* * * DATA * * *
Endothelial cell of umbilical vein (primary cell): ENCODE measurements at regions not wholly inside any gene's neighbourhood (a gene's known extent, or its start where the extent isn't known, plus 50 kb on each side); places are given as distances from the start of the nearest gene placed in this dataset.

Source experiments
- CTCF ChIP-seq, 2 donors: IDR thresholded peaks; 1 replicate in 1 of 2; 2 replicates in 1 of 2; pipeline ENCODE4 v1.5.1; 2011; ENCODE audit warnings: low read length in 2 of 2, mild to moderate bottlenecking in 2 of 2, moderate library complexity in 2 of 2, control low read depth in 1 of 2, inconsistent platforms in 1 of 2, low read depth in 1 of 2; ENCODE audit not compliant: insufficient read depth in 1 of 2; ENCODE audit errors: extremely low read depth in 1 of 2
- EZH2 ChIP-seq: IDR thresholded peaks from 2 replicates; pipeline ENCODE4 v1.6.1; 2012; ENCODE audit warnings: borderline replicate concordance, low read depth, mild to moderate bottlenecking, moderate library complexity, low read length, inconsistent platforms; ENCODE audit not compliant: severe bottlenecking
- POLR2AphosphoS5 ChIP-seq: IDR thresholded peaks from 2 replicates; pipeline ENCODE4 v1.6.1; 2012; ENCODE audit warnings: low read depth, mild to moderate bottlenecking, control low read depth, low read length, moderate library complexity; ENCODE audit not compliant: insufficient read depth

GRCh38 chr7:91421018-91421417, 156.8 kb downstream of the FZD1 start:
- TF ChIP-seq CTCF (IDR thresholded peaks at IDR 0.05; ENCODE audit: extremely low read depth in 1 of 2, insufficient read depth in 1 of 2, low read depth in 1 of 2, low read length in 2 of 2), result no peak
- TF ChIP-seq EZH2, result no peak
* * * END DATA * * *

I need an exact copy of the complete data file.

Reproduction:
Endothelial cell of umbilical vein (primary cell): ENCODE measurements at regions not wholly inside any gene's neighbourhood (a gene's known extent, or its start where the extent isn't known, plus 50 kb on each side); places are given as distances from the start of the nearest gene placed in this dataset.

Source experiments
- CTCF ChIP-seq, 2 donors: IDR thresholded peaks; 1 replicate in 1 of 2; 2 replicates in 1 of 2; pipeline ENCODE4 v1.5.1; 2011; ENCODE audit warnings: low read length in 2 of 2, mild to moderate bottlenecking in 2 of 2, moderate library complexity in 2 of 2, control low read depth in 1 of 2, inconsistent platforms in 1 of 2, low read depth in 1 of 2; ENCODE audit not compliant: insufficient read depth in 1 of 2; ENCODE audit errors: extremely low read depth in 1 of 2
- EZH2 ChIP-seq: IDR thresholded peaks from 2 replicates; pipeline ENCODE4 v1.6.1; 2012; ENCODE audit warnings: borderline replicate concordance, low read depth, mild to moderate bottlenecking, moderate library complexity, low read length, inconsistent platforms; ENCODE audit not compliant: severe bottlenecking
- POLR2AphosphoS5 ChIP-seq: IDR thresholded peaks from 2 replicates; pipeline ENCODE4 v1.6.1; 2012; ENCODE audit warnings: low read depth, mild to moderate bottlenecking, control low read depth, low read length, moderate library complexity; ENCODE audit not compliant: insufficient read depth

GRCh38 chr7:91421018-91421417, 156.8 kb downstream of the FZD1 start:
- TF ChIP-seq CTCF (IDR thresholded peaks at IDR 0.05; ENCODE audit: extremely low read depth in 1 of 2, insufficient read depth in 1 of 2, low read depth in 1 of 2, low read length in 2 of 2), result no peak
- TF ChIP-seq EZH2, result no peak